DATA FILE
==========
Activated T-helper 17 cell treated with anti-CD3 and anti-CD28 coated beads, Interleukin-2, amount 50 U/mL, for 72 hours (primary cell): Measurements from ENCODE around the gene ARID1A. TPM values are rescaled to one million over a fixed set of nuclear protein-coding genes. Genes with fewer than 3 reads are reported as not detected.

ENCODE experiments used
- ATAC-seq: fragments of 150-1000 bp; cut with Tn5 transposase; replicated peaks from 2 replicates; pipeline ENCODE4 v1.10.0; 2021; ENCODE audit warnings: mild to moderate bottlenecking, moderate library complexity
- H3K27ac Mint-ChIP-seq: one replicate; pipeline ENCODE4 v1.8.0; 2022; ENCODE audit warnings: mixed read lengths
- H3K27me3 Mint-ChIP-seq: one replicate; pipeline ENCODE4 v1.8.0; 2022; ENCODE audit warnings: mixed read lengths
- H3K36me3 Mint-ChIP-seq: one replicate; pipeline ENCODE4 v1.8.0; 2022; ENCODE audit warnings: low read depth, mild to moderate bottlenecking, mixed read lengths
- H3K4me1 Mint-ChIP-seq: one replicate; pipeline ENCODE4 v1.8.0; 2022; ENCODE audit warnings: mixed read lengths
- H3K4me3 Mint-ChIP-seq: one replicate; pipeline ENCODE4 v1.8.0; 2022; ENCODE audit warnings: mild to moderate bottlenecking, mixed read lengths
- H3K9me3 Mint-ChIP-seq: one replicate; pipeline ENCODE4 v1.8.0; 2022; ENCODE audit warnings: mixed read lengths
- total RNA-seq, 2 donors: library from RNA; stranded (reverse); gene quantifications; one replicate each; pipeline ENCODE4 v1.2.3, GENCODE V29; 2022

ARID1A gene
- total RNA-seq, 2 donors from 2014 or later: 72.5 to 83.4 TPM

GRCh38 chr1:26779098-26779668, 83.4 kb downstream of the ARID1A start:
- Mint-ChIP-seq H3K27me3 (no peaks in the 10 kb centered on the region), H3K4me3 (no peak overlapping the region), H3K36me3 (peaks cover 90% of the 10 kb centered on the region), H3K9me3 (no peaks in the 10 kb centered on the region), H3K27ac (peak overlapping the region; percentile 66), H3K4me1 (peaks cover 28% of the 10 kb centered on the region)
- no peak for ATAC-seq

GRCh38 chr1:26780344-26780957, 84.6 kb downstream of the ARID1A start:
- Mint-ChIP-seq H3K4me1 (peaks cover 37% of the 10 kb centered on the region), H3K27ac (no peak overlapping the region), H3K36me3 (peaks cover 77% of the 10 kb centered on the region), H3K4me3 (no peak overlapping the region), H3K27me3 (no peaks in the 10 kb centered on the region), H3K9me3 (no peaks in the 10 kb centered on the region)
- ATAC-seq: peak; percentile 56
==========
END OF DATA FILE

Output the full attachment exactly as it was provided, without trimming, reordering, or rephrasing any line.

Activated T-helper 17 cell treated with anti-CD3 and anti-CD28 coated beads, Interleukin-2, amount 50 U/mL, for 72 hours (primary cell): Measurements from ENCODE around the gene ARID1A. TPM values are rescaled to one million over a fixed set of nuclear protein-coding genes. Genes with fewer than 3 reads are reported as not detected.

ENCODE experiments used
- ATAC-seq: fragments of 150-1000 bp; cut with Tn5 transposase; replicated peaks from 2 replicates; pipeline ENCODE4 v1.10.0; 2021; ENCODE audit warnings: mild to moderate bottlenecking, moderate library complexity
- H3K27ac Mint-ChIP-seq: one replicate; pipeline ENCODE4 v1.8.0; 2022; ENCODE audit warnings: mixed read lengths
- H3K27me3 Mint-ChIP-seq: one replicate; pipeline ENCODE4 v1.8.0; 2022; ENCODE audit warnings: mixed read lengths
- H3K36me3 Mint-ChIP-seq: one replicate; pipeline ENCODE4 v1.8.0; 2022; ENCODE audit warnings: low read depth, mild to moderate bottlenecking, mixed read lengths
- H3K4me1 Mint-ChIP-seq: one replicate; pipeline ENCODE4 v1.8.0; 2022; ENCODE audit warnings: mixed read lengths
- H3K4me3 Mint-ChIP-seq: one replicate; pipeline ENCODE4 v1.8.0; 2022; ENCODE audit warnings: mild to moderate bottlenecking, mixed read lengths
- H3K9me3 Mint-ChIP-seq: one replicate; pipeline ENCODE4 v1.8.0; 2022; ENCODE audit warnings: mixed read lengths
- total RNA-seq, 2 donors: library from RNA; stranded (reverse); gene quantifications; one replicate each; pipeline ENCODE4 v1.2.3, GENCODE V29; 2022

ARID1A gene
- total RNA-seq, 2 donors from 2014 or later: 72.5 to 83.4 TPM

GRCh38 chr1:26779098-26779668, 83.4 kb downstream of the ARID1A start:
- Mint-ChIP-seq H3K27me3 (no peaks in the 10 kb centered on the region), H3K4me3 (no peak overlapping the region), H3K36me3 (peaks cover 90% of the 10 kb centered on the region), H3K9me3 (no peaks in the 10 kb centered on the region), H3K27ac (peak overlapping the region; percentile 66), H3K4me1 (peaks cover 28% of the 10 kb centered on the region)
- no peak for ATAC-seq

GRCh38 chr1:26780344-26780957, 84.6 kb downstream of the ARID1A start:
- Mint-ChIP-seq H3K4me1 (peaks cover 37% of the 10 kb centered on the region), H3K27ac (no peak overlapping the region), H3K36me3 (peaks cover 77% of the 10 kb centered on the region), H3K4me3 (no peak overlapping the region), H3K27me3 (no peaks in the 10 kb centered on the region), H3K9me3 (no peaks in the 10 kb centered on the region)
- ATAC-seq: peak; percentile 56